Yoghurt is an outstanding choice for anyone with a host of benefits. First and foremost, it’s an excellent source of protein – especially Greek yoghurt. It’s also packed with probiotics which provide healthy bacteria for the gut. On top of that, it’s packed with calcium for strong bones, vitamin B12, phosphorus, magnesium, potassium, and is often fortified with vitamin D.
Avocado is most well-known for its healthy fat content (the kind that works in your cholesterol level’s favour), but it’s also high in many vitamins and minerals including vitamin K, vitamin E, vitamin C, several B vitamins, folate, magnesium, copper, and potassium.
- Recipe: Avocado Halloumi Salad With Mediterranean Dressing
- Recipe: Beetroot, Avocado & Edamame Salad
- Recipe: 15 Best Stuffed Avocado Recipes
Spirulina is a powder sourced from algae, but it’s not typically sorted amongst seaweeds. It does, however, have many similar benefits. It’s commonly found in powder form in the bulk section or at a health foods store, and it’s easy to add to smoothies with a relatively mild flavour. It’s a complete plant protein and contains B vitamins such as thiamin, riboflavin, and niacin as well as copper and iron.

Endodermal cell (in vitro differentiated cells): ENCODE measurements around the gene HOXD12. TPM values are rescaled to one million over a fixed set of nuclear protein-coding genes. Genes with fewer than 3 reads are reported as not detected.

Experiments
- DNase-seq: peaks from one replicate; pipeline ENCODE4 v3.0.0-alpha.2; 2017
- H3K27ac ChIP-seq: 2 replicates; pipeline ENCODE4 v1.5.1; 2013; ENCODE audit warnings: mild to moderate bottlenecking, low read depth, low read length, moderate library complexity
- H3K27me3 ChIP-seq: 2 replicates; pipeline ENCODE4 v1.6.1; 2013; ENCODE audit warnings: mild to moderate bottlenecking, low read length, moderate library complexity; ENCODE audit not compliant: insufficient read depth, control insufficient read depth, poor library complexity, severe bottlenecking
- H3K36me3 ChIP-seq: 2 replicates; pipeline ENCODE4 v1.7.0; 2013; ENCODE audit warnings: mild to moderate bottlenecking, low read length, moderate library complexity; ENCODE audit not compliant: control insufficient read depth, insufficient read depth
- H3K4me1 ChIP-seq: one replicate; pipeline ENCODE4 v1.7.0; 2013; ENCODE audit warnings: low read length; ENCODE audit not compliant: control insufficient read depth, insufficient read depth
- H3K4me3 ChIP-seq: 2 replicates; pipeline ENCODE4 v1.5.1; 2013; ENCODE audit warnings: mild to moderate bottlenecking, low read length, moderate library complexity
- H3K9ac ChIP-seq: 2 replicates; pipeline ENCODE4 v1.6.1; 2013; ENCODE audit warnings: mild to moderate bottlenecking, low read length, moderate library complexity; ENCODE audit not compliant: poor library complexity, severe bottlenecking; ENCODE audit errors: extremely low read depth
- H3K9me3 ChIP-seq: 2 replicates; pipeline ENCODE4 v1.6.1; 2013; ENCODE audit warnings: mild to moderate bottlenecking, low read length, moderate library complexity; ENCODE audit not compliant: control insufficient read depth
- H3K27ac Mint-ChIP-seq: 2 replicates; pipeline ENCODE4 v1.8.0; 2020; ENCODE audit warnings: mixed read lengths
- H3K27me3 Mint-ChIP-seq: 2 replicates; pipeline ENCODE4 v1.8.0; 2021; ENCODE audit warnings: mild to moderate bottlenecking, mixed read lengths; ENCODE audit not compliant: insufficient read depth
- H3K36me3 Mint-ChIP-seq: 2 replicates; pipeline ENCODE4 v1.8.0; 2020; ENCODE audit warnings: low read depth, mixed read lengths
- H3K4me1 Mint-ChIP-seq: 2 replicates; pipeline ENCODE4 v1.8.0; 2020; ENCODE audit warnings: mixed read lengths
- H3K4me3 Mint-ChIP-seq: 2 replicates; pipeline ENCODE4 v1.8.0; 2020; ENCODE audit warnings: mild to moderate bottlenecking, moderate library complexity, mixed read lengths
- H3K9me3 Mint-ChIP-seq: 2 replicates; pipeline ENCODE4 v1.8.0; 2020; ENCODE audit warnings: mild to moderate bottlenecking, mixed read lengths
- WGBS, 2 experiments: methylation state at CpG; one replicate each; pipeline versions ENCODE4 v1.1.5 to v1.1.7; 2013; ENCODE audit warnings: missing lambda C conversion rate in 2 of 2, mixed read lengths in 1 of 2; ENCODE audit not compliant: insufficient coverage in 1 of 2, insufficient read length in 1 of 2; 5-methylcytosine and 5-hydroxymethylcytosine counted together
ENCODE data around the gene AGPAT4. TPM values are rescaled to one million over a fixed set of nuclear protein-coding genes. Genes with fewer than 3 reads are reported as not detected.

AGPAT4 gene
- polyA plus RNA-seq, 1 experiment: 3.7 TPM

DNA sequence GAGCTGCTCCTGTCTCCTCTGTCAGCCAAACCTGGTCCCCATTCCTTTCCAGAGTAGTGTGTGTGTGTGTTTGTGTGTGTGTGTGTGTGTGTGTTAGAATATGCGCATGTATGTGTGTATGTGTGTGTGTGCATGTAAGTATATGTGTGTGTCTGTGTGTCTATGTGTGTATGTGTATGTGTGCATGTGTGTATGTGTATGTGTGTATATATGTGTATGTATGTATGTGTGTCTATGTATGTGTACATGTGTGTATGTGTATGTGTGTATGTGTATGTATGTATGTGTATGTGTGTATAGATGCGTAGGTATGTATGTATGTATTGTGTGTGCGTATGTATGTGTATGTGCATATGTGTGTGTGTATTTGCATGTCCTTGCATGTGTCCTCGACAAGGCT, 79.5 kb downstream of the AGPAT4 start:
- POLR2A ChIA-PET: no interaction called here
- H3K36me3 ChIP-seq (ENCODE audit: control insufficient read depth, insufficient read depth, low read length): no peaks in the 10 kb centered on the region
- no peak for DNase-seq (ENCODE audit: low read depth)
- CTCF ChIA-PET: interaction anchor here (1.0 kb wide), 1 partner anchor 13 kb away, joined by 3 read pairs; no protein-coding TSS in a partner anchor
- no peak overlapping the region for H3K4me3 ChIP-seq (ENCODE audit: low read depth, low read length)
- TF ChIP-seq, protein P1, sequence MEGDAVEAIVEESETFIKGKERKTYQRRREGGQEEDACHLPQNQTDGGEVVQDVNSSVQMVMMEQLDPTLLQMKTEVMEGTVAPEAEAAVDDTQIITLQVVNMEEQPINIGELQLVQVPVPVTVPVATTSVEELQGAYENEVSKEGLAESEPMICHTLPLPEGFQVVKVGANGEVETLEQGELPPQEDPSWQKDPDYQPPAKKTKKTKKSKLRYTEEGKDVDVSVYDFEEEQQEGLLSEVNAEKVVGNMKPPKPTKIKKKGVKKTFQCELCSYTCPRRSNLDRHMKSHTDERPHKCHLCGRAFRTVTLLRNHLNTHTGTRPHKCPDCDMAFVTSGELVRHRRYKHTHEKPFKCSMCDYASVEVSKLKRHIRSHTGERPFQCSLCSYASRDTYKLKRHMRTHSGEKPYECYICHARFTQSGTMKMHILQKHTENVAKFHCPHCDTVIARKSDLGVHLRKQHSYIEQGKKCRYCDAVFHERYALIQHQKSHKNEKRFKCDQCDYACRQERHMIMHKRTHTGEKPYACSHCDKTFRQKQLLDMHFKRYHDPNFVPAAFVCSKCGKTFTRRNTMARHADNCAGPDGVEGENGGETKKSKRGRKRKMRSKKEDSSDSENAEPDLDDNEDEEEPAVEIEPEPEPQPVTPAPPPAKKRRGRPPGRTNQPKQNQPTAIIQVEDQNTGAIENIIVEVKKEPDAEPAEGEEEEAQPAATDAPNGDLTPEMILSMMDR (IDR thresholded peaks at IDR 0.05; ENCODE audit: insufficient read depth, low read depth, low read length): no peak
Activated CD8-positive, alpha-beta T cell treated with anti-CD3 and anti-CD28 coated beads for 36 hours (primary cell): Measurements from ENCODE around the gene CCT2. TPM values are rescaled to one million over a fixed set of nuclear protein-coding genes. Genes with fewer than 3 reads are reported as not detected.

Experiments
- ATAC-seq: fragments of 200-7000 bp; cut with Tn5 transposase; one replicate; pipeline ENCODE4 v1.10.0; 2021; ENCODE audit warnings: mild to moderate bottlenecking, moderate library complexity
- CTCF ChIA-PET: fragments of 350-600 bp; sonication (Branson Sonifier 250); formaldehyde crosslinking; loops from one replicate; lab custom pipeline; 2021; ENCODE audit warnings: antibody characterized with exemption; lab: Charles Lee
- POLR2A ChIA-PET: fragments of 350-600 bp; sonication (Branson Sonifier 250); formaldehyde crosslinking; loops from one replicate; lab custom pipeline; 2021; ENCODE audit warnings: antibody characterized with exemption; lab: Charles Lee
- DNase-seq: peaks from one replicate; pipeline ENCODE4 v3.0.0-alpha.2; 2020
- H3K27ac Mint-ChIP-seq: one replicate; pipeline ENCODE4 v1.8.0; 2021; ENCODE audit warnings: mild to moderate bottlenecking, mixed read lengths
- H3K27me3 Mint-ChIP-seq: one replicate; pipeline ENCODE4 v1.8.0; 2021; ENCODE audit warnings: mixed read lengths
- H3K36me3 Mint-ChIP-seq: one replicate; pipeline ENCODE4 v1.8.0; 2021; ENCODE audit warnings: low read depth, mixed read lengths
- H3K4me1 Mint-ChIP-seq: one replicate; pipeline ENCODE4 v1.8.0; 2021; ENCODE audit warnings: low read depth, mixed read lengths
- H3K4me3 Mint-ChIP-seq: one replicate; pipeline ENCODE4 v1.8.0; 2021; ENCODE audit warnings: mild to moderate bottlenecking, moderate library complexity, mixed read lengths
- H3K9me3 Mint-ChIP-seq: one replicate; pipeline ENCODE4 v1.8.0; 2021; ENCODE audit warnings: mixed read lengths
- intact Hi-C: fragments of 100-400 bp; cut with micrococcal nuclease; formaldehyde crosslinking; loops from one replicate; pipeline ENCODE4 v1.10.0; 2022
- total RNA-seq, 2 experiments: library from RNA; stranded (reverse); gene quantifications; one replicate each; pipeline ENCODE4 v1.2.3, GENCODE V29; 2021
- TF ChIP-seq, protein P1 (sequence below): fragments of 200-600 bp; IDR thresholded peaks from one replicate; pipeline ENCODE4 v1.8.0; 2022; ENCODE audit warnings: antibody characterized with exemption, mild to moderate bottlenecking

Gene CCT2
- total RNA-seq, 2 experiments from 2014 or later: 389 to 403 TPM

Mushrooms come in all different varieties, but they all boast a serious nutrient lineup with a high amount of dietary fibre, B vitamins, copper, and potassium. They’re also rich in the antioxidant selenium.
Artichokes are an easy food to add to the diet considering you can add canned artichokes to homemade pizzas or salads with ease. They’re packed with fibre, folate, and vitamins C and K in addition to magnesium, potassium, and iron.
These colourful fruits are loaded with nutrients, but most importantly, tomatoes earn their nutrient-density from lycopene – an antioxidant. They’re also rich in vitamin C, vitamin K, potassium, and folate.
- Recipe: Mozzarella Salad With Balsamic Tomatoes
- Recipe: Roasted Cherry Tomato Soup With Creamy Mascarpone
- Recipe: Tomato Ricotta Salad With Gremolata
30. Green Beans